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For a list x of lists, when I want to get the first member of all the lists in x, I type x[:][0]. But it gives me the first list in x. Can someone explain why this is so?

Here is an example.

x=[[1,2],[3,4]]
print x[0][:]
print x[:][0]

I get same answer for both x[:][0] and x[0][:] I get the same answer, namely [1,2]. I am using Python 2.6.6.

Thanks in advance.

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1  
Why not just [x[0] for x in nested]? –  squiguy Nov 19 '13 at 6:28
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6 Answers

up vote 3 down vote accepted

x[:] just returns the contents of x. So x[:][0] is the same as x[0]. There is no built-in support for slicing a list of lists "vertically". You have to use a list comprehension as suggested by @squiguy's comment.

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x[:] simply creates a shallow copy of x. For this reason, x[:][0] is the same as x[0][:] (both are the same as x[0]).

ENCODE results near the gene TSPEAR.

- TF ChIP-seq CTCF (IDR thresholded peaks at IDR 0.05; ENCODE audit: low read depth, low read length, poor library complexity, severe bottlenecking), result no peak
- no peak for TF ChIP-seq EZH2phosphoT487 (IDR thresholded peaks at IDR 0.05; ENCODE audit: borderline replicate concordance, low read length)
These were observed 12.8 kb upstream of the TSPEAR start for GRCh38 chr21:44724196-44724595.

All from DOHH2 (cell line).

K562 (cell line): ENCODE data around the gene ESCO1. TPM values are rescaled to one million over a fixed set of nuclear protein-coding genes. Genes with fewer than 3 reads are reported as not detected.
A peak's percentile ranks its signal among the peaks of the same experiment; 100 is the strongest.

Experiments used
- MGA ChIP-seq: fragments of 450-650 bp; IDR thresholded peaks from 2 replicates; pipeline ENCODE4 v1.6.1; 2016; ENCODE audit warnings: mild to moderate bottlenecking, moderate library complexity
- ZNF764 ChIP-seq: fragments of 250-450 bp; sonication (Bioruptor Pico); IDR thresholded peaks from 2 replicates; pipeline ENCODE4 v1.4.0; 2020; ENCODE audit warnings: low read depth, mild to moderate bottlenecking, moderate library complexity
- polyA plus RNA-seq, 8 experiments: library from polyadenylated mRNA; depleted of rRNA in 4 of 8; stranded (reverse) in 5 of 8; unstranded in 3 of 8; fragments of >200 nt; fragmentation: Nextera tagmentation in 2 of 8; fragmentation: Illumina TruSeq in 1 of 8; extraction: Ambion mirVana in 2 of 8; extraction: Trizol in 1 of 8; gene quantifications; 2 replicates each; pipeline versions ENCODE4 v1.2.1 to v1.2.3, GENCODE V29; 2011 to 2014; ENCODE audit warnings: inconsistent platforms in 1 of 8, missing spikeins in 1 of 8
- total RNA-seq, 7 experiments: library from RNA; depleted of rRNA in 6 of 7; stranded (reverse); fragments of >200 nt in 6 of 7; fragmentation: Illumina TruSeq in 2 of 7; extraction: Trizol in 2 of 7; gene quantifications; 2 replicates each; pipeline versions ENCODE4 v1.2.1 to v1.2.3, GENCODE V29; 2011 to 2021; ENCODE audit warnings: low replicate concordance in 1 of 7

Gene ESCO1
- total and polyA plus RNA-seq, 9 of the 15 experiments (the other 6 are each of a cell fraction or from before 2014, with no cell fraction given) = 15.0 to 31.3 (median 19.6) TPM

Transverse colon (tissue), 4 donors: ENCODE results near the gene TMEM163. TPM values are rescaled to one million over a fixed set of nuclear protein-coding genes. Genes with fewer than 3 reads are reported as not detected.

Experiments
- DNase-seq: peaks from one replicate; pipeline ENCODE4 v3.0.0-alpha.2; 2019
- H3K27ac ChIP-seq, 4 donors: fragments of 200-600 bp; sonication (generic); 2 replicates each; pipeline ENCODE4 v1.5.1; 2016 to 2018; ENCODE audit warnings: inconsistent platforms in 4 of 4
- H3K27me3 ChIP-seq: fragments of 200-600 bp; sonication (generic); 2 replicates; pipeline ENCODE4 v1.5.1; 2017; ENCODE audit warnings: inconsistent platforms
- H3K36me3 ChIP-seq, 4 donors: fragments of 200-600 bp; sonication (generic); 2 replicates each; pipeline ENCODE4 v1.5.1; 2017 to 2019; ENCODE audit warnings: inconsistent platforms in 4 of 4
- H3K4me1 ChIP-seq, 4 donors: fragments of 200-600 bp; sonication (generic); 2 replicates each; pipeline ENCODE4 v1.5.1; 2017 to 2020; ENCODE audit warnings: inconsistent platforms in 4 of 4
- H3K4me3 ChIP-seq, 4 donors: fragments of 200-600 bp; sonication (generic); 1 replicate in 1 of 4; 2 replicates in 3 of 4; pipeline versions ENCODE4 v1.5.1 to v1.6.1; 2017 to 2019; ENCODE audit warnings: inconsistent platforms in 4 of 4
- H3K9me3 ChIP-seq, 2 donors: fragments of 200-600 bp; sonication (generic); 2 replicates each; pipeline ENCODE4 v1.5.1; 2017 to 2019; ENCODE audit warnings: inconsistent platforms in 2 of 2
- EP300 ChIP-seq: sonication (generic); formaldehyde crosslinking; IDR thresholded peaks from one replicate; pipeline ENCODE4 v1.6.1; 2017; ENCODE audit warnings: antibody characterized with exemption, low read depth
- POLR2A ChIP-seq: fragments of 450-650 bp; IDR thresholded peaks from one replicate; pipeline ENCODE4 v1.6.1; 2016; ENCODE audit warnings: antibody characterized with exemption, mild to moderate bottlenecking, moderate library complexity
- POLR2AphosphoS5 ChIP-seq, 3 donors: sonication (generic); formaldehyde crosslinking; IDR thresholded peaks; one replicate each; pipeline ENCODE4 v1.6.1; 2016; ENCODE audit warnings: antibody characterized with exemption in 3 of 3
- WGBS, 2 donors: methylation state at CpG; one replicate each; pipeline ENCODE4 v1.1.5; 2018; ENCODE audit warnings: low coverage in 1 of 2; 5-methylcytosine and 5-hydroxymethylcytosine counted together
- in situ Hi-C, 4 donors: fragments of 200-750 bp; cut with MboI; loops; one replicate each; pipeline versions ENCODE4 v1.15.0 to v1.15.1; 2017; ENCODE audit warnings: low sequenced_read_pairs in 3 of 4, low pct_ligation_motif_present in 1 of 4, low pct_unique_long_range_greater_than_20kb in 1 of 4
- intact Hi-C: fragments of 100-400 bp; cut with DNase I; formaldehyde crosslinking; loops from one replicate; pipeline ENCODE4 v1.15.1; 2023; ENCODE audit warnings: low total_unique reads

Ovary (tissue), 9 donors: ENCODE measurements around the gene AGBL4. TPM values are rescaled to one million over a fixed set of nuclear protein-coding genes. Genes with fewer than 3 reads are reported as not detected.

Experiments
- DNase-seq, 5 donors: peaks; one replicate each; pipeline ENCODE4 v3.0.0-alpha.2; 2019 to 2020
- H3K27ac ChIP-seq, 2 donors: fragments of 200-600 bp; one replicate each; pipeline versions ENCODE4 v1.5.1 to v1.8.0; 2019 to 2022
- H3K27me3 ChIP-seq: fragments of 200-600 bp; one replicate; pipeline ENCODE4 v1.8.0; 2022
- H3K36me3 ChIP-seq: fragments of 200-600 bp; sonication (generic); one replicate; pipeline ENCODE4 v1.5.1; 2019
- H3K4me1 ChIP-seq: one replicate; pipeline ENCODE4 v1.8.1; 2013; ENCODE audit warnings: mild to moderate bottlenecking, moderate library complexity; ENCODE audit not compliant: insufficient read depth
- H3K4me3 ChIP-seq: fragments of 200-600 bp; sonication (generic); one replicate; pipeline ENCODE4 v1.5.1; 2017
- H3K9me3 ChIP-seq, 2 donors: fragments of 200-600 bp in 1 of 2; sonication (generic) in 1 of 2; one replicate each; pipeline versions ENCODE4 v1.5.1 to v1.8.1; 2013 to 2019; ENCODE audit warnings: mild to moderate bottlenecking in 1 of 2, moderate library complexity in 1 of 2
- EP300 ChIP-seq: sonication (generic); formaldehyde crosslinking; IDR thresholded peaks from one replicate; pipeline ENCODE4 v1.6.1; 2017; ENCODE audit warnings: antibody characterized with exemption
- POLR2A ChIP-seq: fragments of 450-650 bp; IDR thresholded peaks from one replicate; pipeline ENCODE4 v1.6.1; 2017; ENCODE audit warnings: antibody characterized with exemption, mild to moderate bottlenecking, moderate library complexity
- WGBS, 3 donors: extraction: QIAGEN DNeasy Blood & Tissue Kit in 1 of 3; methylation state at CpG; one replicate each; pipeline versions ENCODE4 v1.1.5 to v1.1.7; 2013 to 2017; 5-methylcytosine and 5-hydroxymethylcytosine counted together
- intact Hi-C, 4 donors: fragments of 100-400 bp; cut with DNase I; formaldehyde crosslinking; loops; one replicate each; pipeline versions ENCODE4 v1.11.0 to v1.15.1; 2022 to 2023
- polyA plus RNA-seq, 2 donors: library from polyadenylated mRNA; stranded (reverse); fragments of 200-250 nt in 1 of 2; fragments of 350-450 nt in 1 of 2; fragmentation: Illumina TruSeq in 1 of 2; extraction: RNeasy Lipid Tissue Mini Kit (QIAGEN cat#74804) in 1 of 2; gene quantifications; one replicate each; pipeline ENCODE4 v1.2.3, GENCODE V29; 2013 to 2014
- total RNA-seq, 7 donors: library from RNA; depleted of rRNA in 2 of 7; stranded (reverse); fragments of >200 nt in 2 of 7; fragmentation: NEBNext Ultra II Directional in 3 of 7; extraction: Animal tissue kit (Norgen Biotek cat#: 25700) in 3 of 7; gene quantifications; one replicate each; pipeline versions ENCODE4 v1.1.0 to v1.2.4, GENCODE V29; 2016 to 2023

Numpy is perfect for what you're trying to do, though.

x = numpy.array([[1,2], [3,4]])
x[:,0]
x[0,:]
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Try This,

x=[[1,2],[3,4]]
print x[0][0]
print x[1][0]

or

for child in x:
    print child[0]
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To complement @BrenBarn answer, to solve your problem you could use:

first_numbers = [l[0] for l in x]
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You are almost using the numpy syntax

>>> import numpy as np
>>> x = np.array([[1,2],[3,4]])
>>> x[:,0]
array([1, 3])

If you want to do tricky things with arrays, consider whether you should be using numpy

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Use one of the below statements

print x[:][1]

or

print x[1][:]

or

print x[1]

all produces the same output.

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